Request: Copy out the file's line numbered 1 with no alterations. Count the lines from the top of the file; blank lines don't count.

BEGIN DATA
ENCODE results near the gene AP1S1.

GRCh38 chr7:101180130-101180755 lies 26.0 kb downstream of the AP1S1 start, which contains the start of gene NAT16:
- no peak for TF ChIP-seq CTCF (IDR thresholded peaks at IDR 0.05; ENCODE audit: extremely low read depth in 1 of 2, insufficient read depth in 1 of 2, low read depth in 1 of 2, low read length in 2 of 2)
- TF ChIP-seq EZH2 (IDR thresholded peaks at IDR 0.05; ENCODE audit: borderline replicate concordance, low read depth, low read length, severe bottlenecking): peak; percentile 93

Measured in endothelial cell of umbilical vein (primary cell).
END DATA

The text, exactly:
ENCODE results near the gene AP1S1.